“We discovered by accident that if you girdle the trees, you can give them a bit of a push to compensate to some extent for lack of chilling,” Symington said.
Girdling the olive trees entails cutting off a thin strip of bark all the way around the trunk. “That is how the canopy feeds the root system,” Symington said. “Girdling traps some of the energy in the canopy at about the time of flowering, and that’s enough to push the tree into giving you some decent flowering.”
Symington accidentally stumbled upon the solution after walking through the olive grove one Sunday. “I found a branch that had been caught between two other branches,” he said. “The bark had been rubbed off, and it was the only branch on the tree with decent flowering.”
After consulting with Leandro Ravetti, now the co-chief executive of Cobram Estate, Symington learned that girdling was practiced in other parts of the olive growing world to achieve one-off production increases but was not widely used as a method to mitigate the impact of a lack of chill hours.
Oasis Olives now uses the practice regularly to ensure production in its Peruvian groves. “Some other growers in Peru have adopted it as well,” Symington said.
While the company has not needed to girdle in its Australian groves yet, Symington said Peru’s higher annual average temperature provides a peek at what the olive groves in Australia could face in the most extreme climate change scenarios.
“Being in Peru, where we do have an issue with warm temperatures, perhaps is helping us to be more aware in Australia of what climate change could bring us in the future,” he said.
Along with high winter temperatures, Symington cited political instability as one of the challenges Oasis Olives faces in producing olive oil in Peru.
“We’ve had instances in Peru where our workers haven’t been able to get to the farm because there have been rioters blocking the highway,” he said. “It is certainly something we don’t have to deal with in Australia, and it does make Peru a little bit more unpredictable and problematic to manage.”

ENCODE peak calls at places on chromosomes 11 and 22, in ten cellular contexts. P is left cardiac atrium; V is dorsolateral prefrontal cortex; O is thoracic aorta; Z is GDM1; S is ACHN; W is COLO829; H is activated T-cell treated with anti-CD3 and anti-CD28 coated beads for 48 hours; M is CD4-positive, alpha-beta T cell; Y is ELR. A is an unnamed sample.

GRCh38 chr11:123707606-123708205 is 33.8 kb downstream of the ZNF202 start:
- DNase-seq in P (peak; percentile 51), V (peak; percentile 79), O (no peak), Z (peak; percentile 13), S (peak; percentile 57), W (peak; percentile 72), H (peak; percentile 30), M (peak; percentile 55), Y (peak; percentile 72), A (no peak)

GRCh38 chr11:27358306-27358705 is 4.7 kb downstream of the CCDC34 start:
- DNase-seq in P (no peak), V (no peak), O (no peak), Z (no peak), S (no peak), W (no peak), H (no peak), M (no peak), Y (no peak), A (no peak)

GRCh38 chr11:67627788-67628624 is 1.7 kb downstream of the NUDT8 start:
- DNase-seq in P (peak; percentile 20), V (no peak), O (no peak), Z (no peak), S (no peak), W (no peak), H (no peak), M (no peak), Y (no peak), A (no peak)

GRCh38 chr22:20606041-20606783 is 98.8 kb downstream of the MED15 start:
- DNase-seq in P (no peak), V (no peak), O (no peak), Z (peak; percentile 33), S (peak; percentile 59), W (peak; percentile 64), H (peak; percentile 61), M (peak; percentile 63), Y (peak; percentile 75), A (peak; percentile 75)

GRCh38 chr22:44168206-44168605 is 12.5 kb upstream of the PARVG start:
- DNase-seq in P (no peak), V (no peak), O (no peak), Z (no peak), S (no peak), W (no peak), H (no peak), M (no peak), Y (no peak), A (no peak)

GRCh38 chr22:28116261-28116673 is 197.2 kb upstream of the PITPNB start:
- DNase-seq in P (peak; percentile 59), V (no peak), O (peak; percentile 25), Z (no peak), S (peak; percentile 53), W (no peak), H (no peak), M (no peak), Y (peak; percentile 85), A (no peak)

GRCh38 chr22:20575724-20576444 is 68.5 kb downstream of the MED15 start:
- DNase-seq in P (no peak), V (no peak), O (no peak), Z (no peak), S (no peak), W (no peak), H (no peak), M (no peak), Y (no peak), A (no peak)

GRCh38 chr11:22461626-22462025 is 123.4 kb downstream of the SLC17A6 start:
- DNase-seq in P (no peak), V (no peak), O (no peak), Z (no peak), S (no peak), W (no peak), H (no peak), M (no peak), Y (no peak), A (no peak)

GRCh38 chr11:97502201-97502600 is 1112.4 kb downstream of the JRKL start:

Ahead of the current harvest, Oasis Olives is also contending with rising energy prices in Peru after a short-term lack of rain in the mountains lowered the availability of the country’s previously prolific hydroelectricity reserves. Meanwhile, higher gas prices also pushed up the price of the main alternative power source.
While labor costs are much lower in Peru, Symington said they average out with those experienced by Oasis Olives’ groves in Australia due to lower productivity and the lack of mechanization.
“Labor costs are low in Peru, but you need a lot more labor,” he said. “We have quite a lot of staff in Peru for what we do,” he said. “There are some jobs we don’t mechanize as much in Peru as in Australia.”
“We also need to have some security staff. We also have a kitchen and kitchen staff to cook people breakfast and lunch,” he added.
Along with the extra staff, Symington said there are other administration costs and the complicated taxation system to navigate, requiring a larger office staff. “All of those things add up,” he said.
While rising costs have been offset somewhat by increasing global olive oil prices at origin, Symington said Oasis Olives has not enjoyed the full benefit of the price hikes.
“Most of our oil is sold in advance, and we had some uplift, but the small increases we saw for our last season were probably covering increases in fertilizer, labor, diesel now also power costs,” he said.